New Hire Registry

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The New Hire Registry is a program established in the United States pursuant to the Personal Responsibility and Work Opportunity Reconciliation Act (PRWORA) of 1996, 42 U.S.C. 653a, which required each state, the District of Columbia, and the Federal Government for its own employees, to establish - or contract with a provider to operate - a system where all new hires by any employer must be reported to a state-established New Hire Registry for that state.[1] All employers of employees for wages have been required since 1997 to register with their state for reporting, and to report new hires within 20 days of employment, except employers who file new hire reports electronically, who must file a report every 12 to 16 days. The ostensible purpose of the program is to check for "deadbeat parents", e.g. persons not paying required child support orders, but may also be used for abuse of other payment-related programs such as unemployment insurance.

Who is required to comply[edit]

All employers of employees for wages, including a labor union, must register with their state's New Hire Registry, and are required to report to the registry all new hires or all rehires of former employees who have been separated from the employer for more than 60 days. All employees must be reported, including employees who were hired or worked for less than one day, and seasonal employees. Domestic employees such as a maid, gardener, cook, etc., must be reported if paid more than $1,000 in a calendar quarter.[2] The law's reporting requirements strictly include all employees for wages. An employer must report all persons who would be considered employees under federal rules for withholding of employment taxes to the state's New Hire Registry.

Federal law does not mandate reporting of independent contractors, but is encouraged. Some states, however, require reporting of independent contractors pursuant to State Law.

Federal Government agencies may either report employees to the national registry, or to the state registry of where the agency is located.

While reporting of employees who are no longer working for the employer may not seem to be helpful, since the report includes the address of the employee, it may be useful in tracking down an employee who has unpaid child support payments or might be committing unemployment insurance fraud.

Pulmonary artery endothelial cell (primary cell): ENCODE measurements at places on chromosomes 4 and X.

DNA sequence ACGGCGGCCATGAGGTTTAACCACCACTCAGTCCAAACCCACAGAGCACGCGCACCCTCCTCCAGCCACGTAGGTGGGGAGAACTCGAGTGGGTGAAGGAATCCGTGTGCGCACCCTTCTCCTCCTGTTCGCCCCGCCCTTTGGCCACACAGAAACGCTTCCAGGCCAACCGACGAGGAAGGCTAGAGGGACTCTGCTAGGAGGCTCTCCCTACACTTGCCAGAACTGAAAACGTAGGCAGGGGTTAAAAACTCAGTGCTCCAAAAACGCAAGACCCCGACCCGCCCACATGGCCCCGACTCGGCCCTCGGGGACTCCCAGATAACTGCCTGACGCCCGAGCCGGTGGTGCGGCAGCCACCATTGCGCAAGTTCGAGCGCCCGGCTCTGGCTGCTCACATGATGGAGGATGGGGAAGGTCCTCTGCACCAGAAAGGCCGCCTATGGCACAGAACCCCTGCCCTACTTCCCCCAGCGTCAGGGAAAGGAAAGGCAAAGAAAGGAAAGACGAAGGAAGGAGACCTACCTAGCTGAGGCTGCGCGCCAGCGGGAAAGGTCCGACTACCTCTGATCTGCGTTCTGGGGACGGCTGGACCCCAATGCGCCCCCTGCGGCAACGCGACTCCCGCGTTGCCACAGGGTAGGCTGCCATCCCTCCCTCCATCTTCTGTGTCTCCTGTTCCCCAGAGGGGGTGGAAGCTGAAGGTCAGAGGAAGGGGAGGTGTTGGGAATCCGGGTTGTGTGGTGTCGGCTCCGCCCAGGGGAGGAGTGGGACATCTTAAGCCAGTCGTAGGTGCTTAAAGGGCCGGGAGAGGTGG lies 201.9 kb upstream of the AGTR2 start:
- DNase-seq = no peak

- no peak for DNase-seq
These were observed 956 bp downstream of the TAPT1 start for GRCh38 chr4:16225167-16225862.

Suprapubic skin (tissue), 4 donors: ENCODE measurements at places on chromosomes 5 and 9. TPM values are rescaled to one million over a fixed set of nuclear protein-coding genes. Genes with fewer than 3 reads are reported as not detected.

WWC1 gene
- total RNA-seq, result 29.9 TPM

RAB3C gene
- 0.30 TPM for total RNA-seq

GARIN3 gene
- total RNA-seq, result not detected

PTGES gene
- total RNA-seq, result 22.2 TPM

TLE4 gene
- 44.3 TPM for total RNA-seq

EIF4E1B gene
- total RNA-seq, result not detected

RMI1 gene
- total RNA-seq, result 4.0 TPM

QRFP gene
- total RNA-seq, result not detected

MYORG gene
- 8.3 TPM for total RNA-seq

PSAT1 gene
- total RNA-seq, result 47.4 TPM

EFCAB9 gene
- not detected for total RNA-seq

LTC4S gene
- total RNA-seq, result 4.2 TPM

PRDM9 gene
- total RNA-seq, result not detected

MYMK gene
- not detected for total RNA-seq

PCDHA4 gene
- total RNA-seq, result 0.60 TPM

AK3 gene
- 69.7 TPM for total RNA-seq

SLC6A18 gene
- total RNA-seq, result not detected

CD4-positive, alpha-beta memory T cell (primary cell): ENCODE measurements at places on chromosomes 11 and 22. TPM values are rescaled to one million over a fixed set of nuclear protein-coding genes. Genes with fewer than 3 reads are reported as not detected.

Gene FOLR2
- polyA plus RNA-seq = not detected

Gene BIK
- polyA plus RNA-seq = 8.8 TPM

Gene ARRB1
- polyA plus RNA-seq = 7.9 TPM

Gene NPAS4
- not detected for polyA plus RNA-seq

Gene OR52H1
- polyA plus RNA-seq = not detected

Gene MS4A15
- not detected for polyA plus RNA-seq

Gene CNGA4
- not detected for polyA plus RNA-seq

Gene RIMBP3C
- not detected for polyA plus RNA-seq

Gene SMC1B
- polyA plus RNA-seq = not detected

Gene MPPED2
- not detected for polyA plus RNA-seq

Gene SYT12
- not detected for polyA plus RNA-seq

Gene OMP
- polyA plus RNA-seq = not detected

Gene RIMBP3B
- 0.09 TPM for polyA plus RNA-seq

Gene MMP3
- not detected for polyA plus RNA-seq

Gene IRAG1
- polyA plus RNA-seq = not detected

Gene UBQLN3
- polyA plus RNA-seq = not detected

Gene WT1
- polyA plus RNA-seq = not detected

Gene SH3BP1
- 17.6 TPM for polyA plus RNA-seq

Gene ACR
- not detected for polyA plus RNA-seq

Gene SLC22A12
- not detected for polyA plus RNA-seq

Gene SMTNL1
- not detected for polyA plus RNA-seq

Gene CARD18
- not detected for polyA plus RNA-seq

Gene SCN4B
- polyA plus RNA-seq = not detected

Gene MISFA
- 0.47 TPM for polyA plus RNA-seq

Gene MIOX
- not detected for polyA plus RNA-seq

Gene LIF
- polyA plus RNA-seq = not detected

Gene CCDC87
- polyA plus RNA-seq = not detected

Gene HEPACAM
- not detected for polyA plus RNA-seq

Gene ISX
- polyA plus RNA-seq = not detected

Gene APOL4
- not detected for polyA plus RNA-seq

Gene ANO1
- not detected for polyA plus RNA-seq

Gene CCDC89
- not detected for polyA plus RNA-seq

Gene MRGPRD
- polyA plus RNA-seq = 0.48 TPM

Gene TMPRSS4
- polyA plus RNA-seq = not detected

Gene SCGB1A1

No employer is exempt from reporting new hires, with the exception of (1) Employees of Federally Recognized Indian Tribes (as the employer has Tribal Sovereignty) and (2) Federal intelligence agencies where the director of the agency has determined that reporting may jeopardize the safety of certain employees or may compromise National Security.

Report Format[edit]

The report which is required to be filed includes the name, address and social security number of every new hire, as well as the name, address, and Federal Employer Identification Number of the employer, for each new hire made within the last 20 days or within the last two weeks for employers filing electronically.

Single State vs. Multistate Employers[edit]

An employer within a single state files with the New Hire Registry of the state where they operate.

Multistate employers not filing electronically may choose to either file new hire reports with each state where the employee works, or instead may file a single combined report for all employees for all states where it operates with one state's New Hire Registry, but must not make both reports. Multistate employers who file electronically must pick one state, file all reports with that state, and notify all other states where they operate to which state they are reporting.

Requirement of States operating the Registry[edit]

States are required to check for domestic child support orders that a parent is not collecting, and if a person is found, to send an order to the person's employer to withhold at each paycheck the amount of unpaid prior child support, up to a maximum of 50% of the employee's salary, until all outstanding child support orders have been paid.[3]

Non-compliance penalties[edit]

Failure of the employer to file the report is subject to a penalty of $20 per report not filed, unless the employer conspired with the employee to not file, in which the penalty is $500 per report not filed.


  1. ^ Virginia New-Hire Reporting Center Frequently Asked Questions (FAQ), retrieved 18 November 2021
  2. ^ Maryland State Directory of New Hires, Frequently Asked Questions, #4, Retrieved 18 November 2021
  3. ^ New Mexico New Hire Registry, retrieved 18 November 2021.